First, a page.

New Defender's Study Bible Notes
19:2 to Isaiah the prophet. This is the first mention of Isaiah in the books of Kings. However, he had been prophesying in Judah for some forty years, ever since the days of King Uzziah (Isaiah 1:1).
19:4 remnant that are left. This is the second mention of “the remnant” (Hebrew sherith) in the Bible. The first was in Genesis 45:7, when Joseph assured his brothers that God had sent him to preserve for them a “posterity” in the earth. The doctrine of the remnant is prominent in the writings of Isaiah and the other prophets. Note also II Kings 19:31, as well as Romans 11:5 in the New Testament. Even among God’s chosen people, as well as among professing “Christians” in this age, there is always only a “little flock” (Luke 12:32) that inherit the kingdom.
19:7 in his own land. This prophecy was literally fulfilled later when Sennacherib was slain by two of his own sons (II Kings 19:36-37). This event is also found described in an Assyrian inscription.
19:12 Gozan, and Haran. The cities mentioned in II Kings 19:12-13 were cities of Syria and Mesopotamia.
19:14 spread it before the LORD. The Lord certainly did not need to read the blasphemous letter of the Assyrian king in order to know what it contained. Nevertheless, it pleases Him when we “remind” Him of His promises and of our dependence on Him.
19:15 between the cherubims. The cherubims at Eden’s gate (Genesis 3:24) and their replicas over the mercy-seat in the tabernacle (Hebrews 9:5) indicated the presence of God as He came to meet with His people on earth. We can, like Hezekiah, enter His presence on His heavenly throne through the amazing privilege of prayer.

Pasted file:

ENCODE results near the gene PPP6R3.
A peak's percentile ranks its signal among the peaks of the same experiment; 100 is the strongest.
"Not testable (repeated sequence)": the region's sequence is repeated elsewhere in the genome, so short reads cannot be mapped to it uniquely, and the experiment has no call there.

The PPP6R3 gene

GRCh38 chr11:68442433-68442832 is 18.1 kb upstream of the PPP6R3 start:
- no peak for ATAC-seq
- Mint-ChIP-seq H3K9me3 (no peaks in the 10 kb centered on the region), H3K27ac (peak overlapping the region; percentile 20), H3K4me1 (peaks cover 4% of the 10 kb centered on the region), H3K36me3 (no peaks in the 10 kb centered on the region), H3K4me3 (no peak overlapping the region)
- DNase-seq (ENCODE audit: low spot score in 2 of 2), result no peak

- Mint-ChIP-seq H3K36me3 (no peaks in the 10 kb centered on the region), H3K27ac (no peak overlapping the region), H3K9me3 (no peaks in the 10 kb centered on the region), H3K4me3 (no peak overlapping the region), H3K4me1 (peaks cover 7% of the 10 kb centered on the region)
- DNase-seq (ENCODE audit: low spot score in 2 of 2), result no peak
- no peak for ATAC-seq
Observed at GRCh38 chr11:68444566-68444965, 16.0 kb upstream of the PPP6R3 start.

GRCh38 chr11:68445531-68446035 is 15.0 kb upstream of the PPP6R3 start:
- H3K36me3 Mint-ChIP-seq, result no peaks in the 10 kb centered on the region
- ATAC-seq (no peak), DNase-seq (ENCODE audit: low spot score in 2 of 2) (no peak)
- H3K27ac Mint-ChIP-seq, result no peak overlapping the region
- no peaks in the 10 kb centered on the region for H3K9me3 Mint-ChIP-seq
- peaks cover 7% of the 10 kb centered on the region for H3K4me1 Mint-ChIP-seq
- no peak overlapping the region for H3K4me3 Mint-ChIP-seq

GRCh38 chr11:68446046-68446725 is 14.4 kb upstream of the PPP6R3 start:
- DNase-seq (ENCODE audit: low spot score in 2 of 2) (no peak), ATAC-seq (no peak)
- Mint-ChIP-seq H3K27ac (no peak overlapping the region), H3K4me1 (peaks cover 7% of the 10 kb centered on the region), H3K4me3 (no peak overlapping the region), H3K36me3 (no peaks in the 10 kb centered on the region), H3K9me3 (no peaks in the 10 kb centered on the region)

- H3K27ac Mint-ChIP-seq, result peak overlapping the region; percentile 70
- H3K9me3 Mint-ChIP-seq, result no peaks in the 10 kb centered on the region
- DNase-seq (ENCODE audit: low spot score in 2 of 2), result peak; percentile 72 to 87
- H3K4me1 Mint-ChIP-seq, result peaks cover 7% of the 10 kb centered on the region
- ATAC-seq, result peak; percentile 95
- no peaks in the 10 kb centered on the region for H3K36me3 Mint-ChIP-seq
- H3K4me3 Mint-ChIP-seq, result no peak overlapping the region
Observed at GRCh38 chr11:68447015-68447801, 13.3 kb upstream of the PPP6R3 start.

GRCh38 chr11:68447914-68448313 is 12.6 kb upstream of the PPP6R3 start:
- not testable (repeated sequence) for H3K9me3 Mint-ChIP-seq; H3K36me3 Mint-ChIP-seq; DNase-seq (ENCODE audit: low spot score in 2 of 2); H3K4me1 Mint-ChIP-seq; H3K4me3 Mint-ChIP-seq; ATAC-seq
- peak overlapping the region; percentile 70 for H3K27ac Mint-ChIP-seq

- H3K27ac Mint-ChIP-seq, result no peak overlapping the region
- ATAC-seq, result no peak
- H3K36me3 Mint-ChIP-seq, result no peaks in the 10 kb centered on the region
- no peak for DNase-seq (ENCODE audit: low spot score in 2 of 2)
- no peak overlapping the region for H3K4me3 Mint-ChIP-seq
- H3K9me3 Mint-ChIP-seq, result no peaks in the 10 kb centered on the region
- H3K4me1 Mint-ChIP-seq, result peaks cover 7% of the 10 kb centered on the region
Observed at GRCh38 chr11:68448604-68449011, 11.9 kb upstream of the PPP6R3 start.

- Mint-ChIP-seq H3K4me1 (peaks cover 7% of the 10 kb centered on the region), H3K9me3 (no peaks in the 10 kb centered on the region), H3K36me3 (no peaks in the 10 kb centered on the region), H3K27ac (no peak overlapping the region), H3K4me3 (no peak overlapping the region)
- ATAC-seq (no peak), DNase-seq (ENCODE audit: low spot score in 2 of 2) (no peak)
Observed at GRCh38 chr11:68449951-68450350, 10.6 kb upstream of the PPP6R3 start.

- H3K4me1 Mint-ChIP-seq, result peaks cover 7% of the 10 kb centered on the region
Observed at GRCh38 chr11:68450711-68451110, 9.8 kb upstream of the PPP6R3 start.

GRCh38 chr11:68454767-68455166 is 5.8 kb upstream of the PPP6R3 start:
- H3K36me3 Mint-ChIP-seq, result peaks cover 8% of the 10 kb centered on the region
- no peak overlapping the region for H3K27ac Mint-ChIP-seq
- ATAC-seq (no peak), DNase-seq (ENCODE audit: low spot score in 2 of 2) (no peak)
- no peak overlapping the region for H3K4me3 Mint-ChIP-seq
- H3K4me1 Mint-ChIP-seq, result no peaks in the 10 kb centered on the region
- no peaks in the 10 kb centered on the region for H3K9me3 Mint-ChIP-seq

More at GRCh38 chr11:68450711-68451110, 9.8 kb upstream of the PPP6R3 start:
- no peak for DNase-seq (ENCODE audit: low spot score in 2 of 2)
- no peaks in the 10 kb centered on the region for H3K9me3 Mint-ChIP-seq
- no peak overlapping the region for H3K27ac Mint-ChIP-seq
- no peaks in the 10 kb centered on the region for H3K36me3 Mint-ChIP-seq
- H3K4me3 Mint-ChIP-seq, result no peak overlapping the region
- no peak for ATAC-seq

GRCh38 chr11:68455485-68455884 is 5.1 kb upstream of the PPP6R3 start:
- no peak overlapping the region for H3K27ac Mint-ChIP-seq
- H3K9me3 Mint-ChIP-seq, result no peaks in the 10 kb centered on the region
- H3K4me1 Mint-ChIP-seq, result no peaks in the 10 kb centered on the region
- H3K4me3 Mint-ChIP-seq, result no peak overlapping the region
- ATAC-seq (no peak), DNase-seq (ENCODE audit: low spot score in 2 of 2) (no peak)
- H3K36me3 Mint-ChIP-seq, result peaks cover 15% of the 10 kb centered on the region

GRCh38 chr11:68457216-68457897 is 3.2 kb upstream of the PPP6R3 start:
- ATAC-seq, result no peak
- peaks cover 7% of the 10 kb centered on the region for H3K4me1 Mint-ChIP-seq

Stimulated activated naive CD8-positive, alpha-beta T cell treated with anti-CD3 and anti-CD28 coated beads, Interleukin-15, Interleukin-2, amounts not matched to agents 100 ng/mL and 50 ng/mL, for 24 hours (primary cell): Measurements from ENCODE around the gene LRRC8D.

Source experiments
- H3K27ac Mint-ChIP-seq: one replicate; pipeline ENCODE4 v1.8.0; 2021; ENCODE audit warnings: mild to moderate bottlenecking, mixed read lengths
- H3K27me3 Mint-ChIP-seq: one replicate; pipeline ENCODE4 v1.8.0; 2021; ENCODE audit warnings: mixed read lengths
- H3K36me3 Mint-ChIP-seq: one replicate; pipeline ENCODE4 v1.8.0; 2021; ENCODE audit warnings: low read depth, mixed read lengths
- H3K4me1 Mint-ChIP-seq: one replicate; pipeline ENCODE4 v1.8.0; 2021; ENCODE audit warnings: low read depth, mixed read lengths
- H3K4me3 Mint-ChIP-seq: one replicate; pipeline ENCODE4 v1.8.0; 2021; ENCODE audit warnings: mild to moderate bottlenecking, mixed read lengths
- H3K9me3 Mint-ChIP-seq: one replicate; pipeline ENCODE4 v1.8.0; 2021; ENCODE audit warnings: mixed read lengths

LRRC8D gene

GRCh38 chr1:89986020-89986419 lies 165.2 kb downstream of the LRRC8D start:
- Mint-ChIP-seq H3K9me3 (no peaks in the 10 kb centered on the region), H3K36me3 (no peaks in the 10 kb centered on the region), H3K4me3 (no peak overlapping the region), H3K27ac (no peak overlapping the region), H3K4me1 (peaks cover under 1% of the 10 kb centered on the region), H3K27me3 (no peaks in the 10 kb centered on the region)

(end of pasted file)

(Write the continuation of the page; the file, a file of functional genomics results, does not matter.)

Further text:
19:15 made heaven and earth. Despite the insulting blasphemies of Rabshakeh, insinuating that Jehovah was only one “god” among the many “gods” of the heathen, Hezekiah realized (as should we!) that He is the very Creator of the universe.
19:27 thy rage. When “the heathen rage” against the God of creation, as Sennacherib did, and as modern humanists do, we need not be fearful; God knows all about it and will eventually “have them in derision” (Psalm 2:1,4).
19:29 the third year. For two years the people of Judah would be sustained by the natural growth from crops previously planted. But then the Assyrians would suddenly depart (II Kings 19:36) and then they could resume normal farming operations.
19:35 hundred fourscore and five thousand. A number of naturalistic explanations have been proffered in an attempt to account for this extraordinary event, but none can suffice. The sudden death of 185,000 soldiers without assistance from any human or other natural agency cannot possibly be explained except as a supernatural event. The phrase “the angel of the LORD” commonly applies to a theophany, God Himself (in the person of the pre-incarnate Christ) manifesting Himself in this capacity. He who is the Giver of all life can surely take it away. An account of Sennacherib’s invasion of Judah and siege of Jerusalem has been found on an Assyrian clay prism. It mentions Hezekiah but, significantly, says nothing about his own catastrophic defeat at Jerusalem. His assassination by his sons (II Kings 19:7,36-37) is mentioned in another Assyrian inscription.